Think back to a time when you were in school– was there a certain class you struggled with? Now try to imagine how challenging that class would be if it was taught in a foreign language. For deaf students in mainstream education settings, this situation might describe a typical day at school. To help deaf students receive the educational opportunities they deserve, schools can enlist the services of specially trained Educational Interpreters.
At least 83% of deaf/ hard of hearing children in the United States are enrolled in public schools, according to a 1999 US Department of Education report. To help deaf students adapt to mainstream classrooms, some accommodations must be made. Accommodations for deaf students depend on the needs of each individual. Typical accommodations include: closed captioning class materials, offering alternative testing environments, providing a note taker, and supplying an interpreter. As the number of deaf students in mainstream schools has increased, it is more important than ever that educators, parents, and administrators understand the value of these services.
Hiring qualified Educational Interpreters is one necessary step to providing communication access for students who use American Sign Language (ASL). Interpreters might be used for lessons, lectures, assemblies, field trips, daily socializing, meetings, tutoring sessions, after school events, and more. Sign language interpreting is a very diverse field, and not all interpreters are created equal . Since Educational Interpreters assume a number of roles in the classroom, the quality of the interpreters’ work is sure to impact deaf students. Hiring an inexperienced or inadequate interpreter puts deaf student’s education in jeopardy. A high quality educational interpreter possesses a unique skill set.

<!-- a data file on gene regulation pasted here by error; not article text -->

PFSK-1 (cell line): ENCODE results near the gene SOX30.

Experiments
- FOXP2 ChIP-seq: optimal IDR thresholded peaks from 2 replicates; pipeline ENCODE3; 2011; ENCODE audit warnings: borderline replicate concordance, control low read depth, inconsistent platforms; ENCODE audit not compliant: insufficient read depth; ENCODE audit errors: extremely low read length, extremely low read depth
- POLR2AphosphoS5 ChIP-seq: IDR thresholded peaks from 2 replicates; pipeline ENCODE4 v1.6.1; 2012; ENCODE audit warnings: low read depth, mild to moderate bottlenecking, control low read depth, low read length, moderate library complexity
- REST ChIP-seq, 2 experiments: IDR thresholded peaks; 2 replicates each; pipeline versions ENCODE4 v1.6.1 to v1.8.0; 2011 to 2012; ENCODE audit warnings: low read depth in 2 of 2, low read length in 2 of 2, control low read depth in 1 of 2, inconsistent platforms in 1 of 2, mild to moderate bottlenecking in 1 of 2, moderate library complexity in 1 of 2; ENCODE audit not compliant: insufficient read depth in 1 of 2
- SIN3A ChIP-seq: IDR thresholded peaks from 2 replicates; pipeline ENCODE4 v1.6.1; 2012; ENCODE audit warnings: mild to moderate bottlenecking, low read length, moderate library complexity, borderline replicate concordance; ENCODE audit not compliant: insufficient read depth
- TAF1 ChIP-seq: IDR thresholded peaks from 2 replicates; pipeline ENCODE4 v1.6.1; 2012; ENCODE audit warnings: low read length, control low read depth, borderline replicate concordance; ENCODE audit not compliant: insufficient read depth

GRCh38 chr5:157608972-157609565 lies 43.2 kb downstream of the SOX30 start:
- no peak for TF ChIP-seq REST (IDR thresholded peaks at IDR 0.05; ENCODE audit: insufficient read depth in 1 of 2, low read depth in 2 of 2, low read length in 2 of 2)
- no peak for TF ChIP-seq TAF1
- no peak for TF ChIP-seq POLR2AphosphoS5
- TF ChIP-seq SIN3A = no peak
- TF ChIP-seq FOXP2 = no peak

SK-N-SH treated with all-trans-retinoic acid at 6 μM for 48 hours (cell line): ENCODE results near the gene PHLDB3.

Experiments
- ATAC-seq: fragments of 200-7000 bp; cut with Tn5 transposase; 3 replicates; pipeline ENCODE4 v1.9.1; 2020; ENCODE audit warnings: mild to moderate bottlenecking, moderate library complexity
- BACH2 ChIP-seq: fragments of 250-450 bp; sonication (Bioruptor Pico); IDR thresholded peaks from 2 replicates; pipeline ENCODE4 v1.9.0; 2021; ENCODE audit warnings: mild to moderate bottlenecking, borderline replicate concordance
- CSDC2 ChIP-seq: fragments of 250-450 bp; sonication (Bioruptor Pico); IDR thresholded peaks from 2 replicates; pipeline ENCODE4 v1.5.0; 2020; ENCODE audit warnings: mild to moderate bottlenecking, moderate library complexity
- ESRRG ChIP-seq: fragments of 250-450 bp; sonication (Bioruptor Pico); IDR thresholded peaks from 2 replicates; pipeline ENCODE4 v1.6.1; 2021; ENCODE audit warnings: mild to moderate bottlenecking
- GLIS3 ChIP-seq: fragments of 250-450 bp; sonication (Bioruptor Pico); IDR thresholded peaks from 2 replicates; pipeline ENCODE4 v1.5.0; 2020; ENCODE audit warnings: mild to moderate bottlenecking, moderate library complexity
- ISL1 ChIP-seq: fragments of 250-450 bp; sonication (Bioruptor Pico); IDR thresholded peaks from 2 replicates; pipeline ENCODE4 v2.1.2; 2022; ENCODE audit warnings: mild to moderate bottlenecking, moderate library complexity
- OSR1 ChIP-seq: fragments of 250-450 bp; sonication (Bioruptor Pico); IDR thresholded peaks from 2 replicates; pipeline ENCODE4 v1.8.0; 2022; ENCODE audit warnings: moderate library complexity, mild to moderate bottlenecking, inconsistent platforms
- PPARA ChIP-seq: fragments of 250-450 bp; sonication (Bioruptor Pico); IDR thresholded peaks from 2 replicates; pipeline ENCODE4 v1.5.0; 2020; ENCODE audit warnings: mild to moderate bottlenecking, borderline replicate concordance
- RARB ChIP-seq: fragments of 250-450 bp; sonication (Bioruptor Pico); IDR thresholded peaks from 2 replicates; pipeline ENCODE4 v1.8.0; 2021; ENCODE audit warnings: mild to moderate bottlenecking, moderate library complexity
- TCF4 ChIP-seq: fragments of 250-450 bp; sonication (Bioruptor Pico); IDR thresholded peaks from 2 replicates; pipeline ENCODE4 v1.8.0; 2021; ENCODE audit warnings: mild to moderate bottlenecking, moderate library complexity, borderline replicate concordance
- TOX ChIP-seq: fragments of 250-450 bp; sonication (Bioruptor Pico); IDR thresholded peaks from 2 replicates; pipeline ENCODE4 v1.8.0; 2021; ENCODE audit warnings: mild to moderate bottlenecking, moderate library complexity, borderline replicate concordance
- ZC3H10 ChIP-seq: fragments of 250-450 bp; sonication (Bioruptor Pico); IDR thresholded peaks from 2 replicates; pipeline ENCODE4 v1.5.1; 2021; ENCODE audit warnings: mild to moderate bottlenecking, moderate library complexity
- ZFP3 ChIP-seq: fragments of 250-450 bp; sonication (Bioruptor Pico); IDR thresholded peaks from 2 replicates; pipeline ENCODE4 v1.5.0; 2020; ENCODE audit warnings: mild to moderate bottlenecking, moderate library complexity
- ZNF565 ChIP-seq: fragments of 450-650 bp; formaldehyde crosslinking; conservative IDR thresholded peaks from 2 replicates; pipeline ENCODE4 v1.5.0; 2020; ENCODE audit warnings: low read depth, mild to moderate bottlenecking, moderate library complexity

First and foremost, it is a sign language interpreter’s job to facilitate access to spoken information and conversations. Educational interpreters must have a particularly high level of fluency in both English and ASL. Because each deaf student has different needs, interpreters should be carefully matched with clients by skill and experience. If an interpreter does not have impeccable language skills, they will not be able to provide the quality of service that deaf students are entitled to.
Interpreting in a second grade classroom is quite different from interpreting a graduate-level chemistry course! A good interpreter will read the materials, know any special vocabulary terms, and come prepared for every lesson. Communication between the instructor and the interpreter helps to keep things running smoothly. Understanding the content is critical, but understanding the students is equally important. Young children don’t speak, act, or learn the same way adults do. Interpreters must be prepared to work with their consumer– whether it’s a mischievous middle schooler, or a frustrated adult taking his first math class in 20 years.